Teen Involved With Fatal Swatting Sentenced To 15 Months, Banned From Gaming
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Casey Viner, the second of three gamers involved in a swatting hoax that led to the death of an innocent man has been sentenced to 15 months in prison. Upon release, he will also be barred from gaming or any gaming related activities for another two years, reports the Associated Press.
Back in December 2017, the Ohio-based Viner made a bet of $1.50 with Tyler R. Barriss through Call of Duty: WWII which ultimately led to Barriss being prompted to falsely report to police that another gamer, Shane Gaskill, was holding his family hostage. "Swatting", if you haven't heard the term, refers to a form of hoax in which a culprit makes a prank emergency call to the law enforcement in an effort to get said law enforcement to storm a victim's home. It is, as I'm sure I don't need to tell you, a deeply stupid thing to do to someone.
Barriss rose to Viner's dare and called in a false report to the Wichita, Kansas address that he believed to be Gaskill's. Unfortunately, said address was actually Gaskill's old one. The police arrived at the home of 28-year-old Andrew Finch, a father of two with no idea what was going on. He was killed by the police when he opened the door.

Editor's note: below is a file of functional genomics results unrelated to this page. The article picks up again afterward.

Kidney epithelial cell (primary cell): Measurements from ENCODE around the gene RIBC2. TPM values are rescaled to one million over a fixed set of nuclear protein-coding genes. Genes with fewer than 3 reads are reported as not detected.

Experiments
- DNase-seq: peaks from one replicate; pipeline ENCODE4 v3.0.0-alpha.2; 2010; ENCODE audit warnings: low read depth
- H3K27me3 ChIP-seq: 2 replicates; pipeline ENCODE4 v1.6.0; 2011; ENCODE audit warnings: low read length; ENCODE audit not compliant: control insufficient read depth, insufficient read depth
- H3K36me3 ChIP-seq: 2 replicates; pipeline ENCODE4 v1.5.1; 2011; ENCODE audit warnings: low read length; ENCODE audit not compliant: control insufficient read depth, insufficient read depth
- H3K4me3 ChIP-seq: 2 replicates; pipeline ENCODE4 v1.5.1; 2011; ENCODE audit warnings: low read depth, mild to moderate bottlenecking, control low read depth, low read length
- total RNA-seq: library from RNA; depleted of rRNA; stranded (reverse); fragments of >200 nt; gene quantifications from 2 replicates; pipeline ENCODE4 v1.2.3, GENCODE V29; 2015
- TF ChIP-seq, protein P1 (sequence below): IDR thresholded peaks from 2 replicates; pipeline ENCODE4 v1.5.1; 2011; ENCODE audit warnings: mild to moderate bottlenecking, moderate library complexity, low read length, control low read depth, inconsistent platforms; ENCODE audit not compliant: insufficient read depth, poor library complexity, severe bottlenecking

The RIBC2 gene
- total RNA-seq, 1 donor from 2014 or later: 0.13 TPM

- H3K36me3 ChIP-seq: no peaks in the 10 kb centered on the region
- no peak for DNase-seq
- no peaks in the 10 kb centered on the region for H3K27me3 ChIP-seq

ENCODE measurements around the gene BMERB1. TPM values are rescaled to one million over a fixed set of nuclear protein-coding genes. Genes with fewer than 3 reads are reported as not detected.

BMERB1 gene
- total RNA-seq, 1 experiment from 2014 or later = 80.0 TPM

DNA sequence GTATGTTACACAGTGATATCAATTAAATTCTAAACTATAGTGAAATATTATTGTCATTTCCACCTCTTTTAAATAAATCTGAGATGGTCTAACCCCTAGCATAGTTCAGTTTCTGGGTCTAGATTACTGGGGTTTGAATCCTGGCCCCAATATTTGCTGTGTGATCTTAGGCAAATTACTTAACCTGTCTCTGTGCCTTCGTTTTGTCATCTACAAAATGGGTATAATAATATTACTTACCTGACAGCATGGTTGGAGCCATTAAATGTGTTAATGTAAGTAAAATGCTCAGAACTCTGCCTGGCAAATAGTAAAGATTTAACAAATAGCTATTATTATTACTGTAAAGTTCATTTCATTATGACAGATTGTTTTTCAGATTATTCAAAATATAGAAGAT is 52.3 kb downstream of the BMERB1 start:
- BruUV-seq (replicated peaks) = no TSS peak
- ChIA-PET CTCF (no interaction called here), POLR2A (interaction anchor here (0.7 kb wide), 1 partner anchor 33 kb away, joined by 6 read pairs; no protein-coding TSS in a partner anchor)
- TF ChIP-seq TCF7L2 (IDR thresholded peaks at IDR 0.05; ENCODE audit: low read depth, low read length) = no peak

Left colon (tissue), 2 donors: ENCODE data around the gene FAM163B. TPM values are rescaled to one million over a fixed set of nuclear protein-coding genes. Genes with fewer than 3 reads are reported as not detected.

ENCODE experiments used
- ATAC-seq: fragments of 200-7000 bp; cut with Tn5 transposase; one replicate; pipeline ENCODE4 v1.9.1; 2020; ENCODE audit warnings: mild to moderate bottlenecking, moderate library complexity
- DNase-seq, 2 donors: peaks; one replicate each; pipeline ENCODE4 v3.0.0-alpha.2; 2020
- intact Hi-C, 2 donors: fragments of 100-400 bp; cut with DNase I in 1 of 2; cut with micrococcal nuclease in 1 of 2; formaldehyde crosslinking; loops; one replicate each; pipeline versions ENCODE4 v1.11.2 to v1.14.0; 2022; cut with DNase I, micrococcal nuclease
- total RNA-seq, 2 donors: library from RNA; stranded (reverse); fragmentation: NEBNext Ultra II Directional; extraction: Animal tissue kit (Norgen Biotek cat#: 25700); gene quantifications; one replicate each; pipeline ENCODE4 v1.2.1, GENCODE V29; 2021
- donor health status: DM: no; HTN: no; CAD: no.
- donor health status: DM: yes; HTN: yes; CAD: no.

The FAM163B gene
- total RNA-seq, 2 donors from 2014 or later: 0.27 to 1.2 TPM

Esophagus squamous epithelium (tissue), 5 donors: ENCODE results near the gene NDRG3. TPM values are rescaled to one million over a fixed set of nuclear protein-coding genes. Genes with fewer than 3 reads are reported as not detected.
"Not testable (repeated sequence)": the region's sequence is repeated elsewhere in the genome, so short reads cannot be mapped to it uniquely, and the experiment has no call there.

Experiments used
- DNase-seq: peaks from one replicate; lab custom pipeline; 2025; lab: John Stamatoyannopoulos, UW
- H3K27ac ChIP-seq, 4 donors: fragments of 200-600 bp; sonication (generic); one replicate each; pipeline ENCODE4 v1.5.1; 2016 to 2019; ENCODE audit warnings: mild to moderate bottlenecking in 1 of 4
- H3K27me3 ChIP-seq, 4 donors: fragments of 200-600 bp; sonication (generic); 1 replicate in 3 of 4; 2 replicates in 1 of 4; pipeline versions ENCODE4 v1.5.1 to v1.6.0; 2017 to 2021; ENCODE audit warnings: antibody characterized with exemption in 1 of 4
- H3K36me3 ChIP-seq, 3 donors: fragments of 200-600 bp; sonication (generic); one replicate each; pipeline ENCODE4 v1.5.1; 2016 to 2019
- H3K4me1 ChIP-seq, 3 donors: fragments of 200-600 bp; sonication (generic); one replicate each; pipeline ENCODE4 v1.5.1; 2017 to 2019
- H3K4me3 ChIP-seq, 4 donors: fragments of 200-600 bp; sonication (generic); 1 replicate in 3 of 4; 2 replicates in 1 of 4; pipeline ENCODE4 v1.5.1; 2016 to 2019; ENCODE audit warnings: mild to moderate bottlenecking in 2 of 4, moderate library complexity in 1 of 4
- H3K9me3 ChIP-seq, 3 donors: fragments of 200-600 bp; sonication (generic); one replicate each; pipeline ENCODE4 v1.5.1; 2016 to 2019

Casey Viner has left with his attorney. We haven't seen Gaskill come out yet.- Nichole Manna (@NicholeManna) June 13, 2018
Attorneys for both have declined to comment. pic.twitter.com/emIrgEiDL6
Barriss was sentenced to 20 years back in March for his involvement with the incident, as well as his previous history in hoax calls to law enforcement. Gaskill was also reportedly charged as a co-conspirator, as he had given Barriss his old address and taunted him to "try something." Viner initially attempted to conceal his involvement in the swatting during investigations, but was ultimately caught, and pleaded guilty to felony charges of conspiracy and obstruction of justice back in April.
The AP reports that Assistant U.S. Attorney Debra Barnett had told the court that Viner, who had turned 18 two weeks before the incident, would have been better off facing probation rather than prison. "At his age and his youthfulness, I am not sure he is going to get it if he is sitting in a cell block with people who are more hardened, more experienced than he is," she argued.
Despite this, US District Judge Eric Melgren believed that the severity of the crime necessitated a prison sentence. The 15-month sentence was also likely handed down to Viner in part as a way of setting an example in an attempt to discourage further swatting.